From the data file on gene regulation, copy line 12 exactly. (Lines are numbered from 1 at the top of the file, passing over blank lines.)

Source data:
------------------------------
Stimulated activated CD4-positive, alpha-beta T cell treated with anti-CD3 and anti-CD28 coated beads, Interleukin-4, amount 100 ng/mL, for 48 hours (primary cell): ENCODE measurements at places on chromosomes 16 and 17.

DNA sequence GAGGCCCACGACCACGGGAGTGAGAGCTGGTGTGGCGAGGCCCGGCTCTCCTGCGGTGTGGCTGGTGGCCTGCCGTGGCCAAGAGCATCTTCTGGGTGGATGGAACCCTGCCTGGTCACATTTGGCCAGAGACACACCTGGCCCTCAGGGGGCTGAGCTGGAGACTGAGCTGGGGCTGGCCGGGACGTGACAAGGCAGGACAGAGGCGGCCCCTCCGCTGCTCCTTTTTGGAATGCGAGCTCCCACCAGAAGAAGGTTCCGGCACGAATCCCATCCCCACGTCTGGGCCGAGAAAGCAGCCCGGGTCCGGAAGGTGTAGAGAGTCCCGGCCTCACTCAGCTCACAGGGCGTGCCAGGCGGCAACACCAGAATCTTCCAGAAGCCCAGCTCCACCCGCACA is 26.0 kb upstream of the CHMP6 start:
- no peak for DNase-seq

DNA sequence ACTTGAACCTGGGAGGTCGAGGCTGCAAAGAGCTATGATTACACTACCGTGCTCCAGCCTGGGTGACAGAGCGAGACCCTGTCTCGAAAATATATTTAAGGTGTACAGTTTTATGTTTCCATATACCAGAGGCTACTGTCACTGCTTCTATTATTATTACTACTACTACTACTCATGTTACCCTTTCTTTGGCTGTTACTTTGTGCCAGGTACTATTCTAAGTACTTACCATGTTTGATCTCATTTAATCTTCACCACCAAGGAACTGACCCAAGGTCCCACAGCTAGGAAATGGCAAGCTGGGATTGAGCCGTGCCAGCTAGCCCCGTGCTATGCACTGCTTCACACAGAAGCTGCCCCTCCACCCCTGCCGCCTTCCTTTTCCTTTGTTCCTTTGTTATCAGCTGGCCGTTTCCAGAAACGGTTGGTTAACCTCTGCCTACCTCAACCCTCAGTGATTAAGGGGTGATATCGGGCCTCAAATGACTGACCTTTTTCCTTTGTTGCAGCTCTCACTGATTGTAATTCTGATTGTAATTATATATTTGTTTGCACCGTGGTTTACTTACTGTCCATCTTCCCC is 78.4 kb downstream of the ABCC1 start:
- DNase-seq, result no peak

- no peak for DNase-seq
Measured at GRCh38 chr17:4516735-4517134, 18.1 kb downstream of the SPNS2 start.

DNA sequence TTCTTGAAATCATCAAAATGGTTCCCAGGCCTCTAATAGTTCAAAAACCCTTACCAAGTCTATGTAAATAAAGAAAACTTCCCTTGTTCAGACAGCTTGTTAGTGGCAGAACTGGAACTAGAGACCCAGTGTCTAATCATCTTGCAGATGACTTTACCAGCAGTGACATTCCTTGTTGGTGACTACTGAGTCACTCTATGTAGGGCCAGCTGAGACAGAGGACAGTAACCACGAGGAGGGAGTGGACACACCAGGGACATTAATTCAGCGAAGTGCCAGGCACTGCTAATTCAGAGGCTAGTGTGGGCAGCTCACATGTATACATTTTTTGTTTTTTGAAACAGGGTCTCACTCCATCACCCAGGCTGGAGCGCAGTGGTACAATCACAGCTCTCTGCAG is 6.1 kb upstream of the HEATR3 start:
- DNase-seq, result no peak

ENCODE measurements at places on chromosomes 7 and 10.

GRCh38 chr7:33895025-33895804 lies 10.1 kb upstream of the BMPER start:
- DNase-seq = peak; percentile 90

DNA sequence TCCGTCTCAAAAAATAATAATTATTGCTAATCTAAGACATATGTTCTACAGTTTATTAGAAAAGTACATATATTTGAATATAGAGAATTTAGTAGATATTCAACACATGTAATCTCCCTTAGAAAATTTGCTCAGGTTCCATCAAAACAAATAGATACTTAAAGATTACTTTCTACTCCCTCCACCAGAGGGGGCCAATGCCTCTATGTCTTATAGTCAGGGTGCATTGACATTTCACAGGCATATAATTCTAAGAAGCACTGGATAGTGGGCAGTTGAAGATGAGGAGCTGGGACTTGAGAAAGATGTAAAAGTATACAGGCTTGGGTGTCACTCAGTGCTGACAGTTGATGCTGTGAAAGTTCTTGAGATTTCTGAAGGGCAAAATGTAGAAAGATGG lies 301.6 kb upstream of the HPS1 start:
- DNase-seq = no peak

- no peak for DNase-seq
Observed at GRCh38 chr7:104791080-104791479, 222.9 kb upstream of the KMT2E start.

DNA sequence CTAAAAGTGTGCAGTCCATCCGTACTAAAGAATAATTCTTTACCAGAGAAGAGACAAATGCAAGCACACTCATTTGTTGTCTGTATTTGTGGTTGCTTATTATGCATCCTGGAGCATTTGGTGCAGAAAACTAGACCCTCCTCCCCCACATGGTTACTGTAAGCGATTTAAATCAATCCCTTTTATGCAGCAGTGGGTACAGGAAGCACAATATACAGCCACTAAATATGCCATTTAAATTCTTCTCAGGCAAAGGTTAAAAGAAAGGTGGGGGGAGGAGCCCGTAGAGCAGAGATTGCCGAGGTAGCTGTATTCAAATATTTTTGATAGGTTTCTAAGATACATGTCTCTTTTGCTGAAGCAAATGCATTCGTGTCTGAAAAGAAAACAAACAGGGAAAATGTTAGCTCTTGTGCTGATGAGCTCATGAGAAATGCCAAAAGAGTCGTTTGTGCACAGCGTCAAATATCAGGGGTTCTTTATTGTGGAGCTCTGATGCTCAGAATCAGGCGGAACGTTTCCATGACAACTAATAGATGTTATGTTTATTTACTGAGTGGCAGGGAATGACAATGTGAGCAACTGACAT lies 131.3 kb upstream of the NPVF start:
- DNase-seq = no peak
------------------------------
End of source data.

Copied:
- DNase-seq = peak; percentile 90